iPhones are automatically connecting to certain Wi-Fi networks, which could be run by cyber crooks
The way certain iOS devices, like iPhones or iPads, automatically connect to Wi-Fi networks could place users at serious risk, researchers have warned.
Security firm SkyCure said it had discovered a feature in iPhone devices running on certain networks, including Vodafone, that would connect automatically to a Wi-Fi network with a specified SSID, such as ‘BTWiFi’.
Cyber crooks could set up fake Wi-Fi networks with the same specified SSID, spy on users’ traffic and hijack their online accounts, all without the user having done a thing.
“We saw that many leading carriers actually include Wi-Fi settings as part of their carrier setting bundle,” SkyCure wrote.
“Consequently, Wi-Fi networks are set on the iOS devices automatically without any user intervention. Attackers can simply look at these bundles, create access points with the SSIDs listed in them, and get nearby victims to automatically connect to their malicious networks.”
Wi-Fi iPhone danger
Other affected providers outside of Vodafone include AT&T and Swisscom. But Vodafone claimed it has other mechanisms that can prevent attacks taking place, although at the time of publication had not expanded on this.
The researchers are showing how an exploit involving an iPhone and a fake Wi-Fi hotspot would go down at Tel-Aviv’s Third International Cyber Security Conference.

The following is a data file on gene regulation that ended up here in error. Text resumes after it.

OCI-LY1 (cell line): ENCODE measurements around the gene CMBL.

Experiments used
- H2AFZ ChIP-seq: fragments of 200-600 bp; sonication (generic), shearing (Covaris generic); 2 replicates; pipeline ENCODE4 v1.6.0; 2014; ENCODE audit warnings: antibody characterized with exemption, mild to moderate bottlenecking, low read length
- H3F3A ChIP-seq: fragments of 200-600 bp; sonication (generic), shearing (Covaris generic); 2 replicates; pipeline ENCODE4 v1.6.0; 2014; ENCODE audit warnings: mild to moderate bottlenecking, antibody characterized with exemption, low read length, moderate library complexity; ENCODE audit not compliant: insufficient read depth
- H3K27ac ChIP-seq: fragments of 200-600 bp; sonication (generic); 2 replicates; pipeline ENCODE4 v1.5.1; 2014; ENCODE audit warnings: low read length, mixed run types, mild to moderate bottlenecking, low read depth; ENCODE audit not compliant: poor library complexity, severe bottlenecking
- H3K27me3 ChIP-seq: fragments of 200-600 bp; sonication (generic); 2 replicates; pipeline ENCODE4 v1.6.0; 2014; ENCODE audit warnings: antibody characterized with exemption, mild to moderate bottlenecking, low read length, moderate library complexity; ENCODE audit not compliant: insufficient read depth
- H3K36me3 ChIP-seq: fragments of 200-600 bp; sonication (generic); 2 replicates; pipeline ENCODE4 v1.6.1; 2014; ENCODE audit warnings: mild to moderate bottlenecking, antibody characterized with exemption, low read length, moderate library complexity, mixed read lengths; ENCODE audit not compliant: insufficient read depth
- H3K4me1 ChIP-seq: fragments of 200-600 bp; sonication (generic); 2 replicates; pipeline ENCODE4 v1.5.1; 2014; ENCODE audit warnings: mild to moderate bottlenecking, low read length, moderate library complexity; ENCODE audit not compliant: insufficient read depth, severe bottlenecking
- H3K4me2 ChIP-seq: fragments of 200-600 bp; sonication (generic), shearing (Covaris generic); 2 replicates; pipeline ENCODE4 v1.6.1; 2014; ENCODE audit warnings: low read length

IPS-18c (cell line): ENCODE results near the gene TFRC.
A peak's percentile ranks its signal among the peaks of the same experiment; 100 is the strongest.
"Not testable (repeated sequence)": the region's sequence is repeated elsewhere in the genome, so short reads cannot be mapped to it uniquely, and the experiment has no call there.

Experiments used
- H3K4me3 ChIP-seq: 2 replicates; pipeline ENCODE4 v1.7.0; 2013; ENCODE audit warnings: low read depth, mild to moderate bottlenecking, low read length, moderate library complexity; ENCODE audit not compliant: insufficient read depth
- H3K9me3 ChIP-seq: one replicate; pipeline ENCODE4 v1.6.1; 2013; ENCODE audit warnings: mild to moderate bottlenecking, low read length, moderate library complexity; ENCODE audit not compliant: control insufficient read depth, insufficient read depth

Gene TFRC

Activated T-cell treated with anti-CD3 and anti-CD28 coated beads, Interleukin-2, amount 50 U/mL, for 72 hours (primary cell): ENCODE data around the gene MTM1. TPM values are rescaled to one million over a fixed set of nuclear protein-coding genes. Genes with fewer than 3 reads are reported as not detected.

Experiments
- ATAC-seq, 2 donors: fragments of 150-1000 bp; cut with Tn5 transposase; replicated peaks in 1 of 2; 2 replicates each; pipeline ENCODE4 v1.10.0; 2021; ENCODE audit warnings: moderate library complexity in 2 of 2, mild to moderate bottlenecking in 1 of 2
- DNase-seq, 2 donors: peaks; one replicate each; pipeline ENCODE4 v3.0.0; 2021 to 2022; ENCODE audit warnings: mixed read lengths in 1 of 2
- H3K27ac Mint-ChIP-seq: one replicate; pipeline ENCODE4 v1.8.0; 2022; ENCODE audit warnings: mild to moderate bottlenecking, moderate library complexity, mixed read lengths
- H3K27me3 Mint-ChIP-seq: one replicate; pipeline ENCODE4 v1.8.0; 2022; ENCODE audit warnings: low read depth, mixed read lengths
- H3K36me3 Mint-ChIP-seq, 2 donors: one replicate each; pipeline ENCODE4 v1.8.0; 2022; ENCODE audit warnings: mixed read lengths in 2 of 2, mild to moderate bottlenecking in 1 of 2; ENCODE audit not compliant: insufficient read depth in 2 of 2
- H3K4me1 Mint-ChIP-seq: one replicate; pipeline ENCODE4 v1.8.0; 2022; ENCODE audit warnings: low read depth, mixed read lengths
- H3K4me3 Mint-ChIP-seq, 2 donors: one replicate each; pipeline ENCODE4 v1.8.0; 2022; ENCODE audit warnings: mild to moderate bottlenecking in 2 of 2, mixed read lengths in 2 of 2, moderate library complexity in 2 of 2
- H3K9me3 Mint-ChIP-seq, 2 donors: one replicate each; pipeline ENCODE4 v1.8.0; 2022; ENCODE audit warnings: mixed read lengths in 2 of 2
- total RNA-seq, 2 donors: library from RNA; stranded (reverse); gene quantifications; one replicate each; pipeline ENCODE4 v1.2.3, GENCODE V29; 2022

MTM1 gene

Such man-in-the-middle (MitM) attacks are not new, but the way in which iOS devices are hooking up to certain Wi-Fi networks automatically has concerned onlookers.
The case has also highlighted a comparative weakness in the way Apple protects traffic going managed by its Safari browser, according to Ohad Bobrov, CTO and co-founder of Israeli security firm Lacoon.
“On the browser end, the industry is advancing towards the enforcement of the HTTPS protocol through a mechanism called HTTP STS. This mechanism was released in 2012 and already Chrome supports it. All new Android versions, then, support HTTP STS,” Bobrov told TechWeekEurope.
“Apple’s Safari, however, does not implement this policy… the vulnerability that SkyCure discovered definitely increases the exposure of iOS devices to MitM threats.
“Apple could beef up their security offering by implementing HTTP STS. And until the problem of MitM is completely solved, consumers can use an app such as those offered by Shield and Onavo, which isolate devices from malicious networks.”
Traffic managed by apps should be fine, however. Every app holds a chain of trust based on certificates, which should verify communications are trusted.
Apple had not responded to a request for comment at the time of publication. It rarely comments on security matters.
UPDATE: Vodafone has told TechWeek why it believes its users are safe: “The embedded configuration that is applied for our iOS devices ‘1WiFiVodafone1x’ and ‘Auto-BTWiFi’ are locked to ‘EAP-SIM’ authentication which is a bi-directional authentication protocol.
“Man-in-the-middle attacks rely upon a hacker setting up an access point pretending to be the configured AP [access point].
“With EAP-SIM configured, the device will send the AP a challenge to make sure that it is Vodafone that it is connecting to. This transaction is resolved with our network, which sends back the response to the challenge and its own challenge. The handset then responds to the network challenge and providing all of these challenge response pairs work then the user gets access. If the initial test for it being Vodafone fails, the device doesn’t connect.”
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